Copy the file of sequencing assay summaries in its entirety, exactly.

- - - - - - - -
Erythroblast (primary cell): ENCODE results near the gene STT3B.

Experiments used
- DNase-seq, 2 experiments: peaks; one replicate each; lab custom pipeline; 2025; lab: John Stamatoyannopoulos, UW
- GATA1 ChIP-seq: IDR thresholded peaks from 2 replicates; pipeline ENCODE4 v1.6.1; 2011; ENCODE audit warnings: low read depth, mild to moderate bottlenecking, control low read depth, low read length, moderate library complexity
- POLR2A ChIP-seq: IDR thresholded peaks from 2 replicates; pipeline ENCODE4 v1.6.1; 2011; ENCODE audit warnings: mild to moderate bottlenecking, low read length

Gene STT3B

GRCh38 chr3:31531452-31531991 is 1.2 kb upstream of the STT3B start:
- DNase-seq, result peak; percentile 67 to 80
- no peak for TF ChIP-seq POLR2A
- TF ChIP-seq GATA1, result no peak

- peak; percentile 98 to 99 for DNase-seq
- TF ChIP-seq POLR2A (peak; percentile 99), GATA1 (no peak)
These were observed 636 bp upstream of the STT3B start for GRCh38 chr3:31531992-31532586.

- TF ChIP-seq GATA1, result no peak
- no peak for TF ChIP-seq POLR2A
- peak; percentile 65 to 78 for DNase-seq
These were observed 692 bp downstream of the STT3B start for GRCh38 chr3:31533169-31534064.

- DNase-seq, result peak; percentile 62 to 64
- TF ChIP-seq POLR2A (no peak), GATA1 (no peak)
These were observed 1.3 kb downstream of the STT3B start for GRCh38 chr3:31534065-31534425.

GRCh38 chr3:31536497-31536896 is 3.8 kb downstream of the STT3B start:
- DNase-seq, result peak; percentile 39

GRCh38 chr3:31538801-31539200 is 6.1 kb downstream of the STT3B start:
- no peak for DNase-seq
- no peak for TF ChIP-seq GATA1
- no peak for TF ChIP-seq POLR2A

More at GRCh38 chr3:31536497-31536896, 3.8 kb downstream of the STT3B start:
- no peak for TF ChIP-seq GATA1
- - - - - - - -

Erythroblast (primary cell): ENCODE results near the gene STT3B.

Experiments used
- DNase-seq, 2 experiments: peaks; one replicate each; lab custom pipeline; 2025; lab: John Stamatoyannopoulos, UW
- GATA1 ChIP-seq: IDR thresholded peaks from 2 replicates; pipeline ENCODE4 v1.6.1; 2011; ENCODE audit warnings: low read depth, mild to moderate bottlenecking, control low read depth, low read length, moderate library complexity
- POLR2A ChIP-seq: IDR thresholded peaks from 2 replicates; pipeline ENCODE4 v1.6.1; 2011; ENCODE audit warnings: mild to moderate bottlenecking, low read length

Gene STT3B

GRCh38 chr3:31531452-31531991 is 1.2 kb upstream of the STT3B start:
- DNase-seq, result peak; percentile 67 to 80
- no peak for TF ChIP-seq POLR2A
- TF ChIP-seq GATA1, result no peak

- peak; percentile 98 to 99 for DNase-seq
- TF ChIP-seq POLR2A (peak; percentile 99), GATA1 (no peak)
These were observed 636 bp upstream of the STT3B start for GRCh38 chr3:31531992-31532586.

- TF ChIP-seq GATA1, result no peak
- no peak for TF ChIP-seq POLR2A
- peak; percentile 65 to 78 for DNase-seq
These were observed 692 bp downstream of the STT3B start for GRCh38 chr3:31533169-31534064.

- DNase-seq, result peak; percentile 62 to 64
- TF ChIP-seq POLR2A (no peak), GATA1 (no peak)
These were observed 1.3 kb downstream of the STT3B start for GRCh38 chr3:31534065-31534425.

GRCh38 chr3:31536497-31536896 is 3.8 kb downstream of the STT3B start:
- DNase-seq, result peak; percentile 39

GRCh38 chr3:31538801-31539200 is 6.1 kb downstream of the STT3B start:
- no peak for DNase-seq
- no peak for TF ChIP-seq GATA1
- no peak for TF ChIP-seq POLR2A

More at GRCh38 chr3:31536497-31536896, 3.8 kb downstream of the STT3B start:
- no peak for TF ChIP-seq GATA1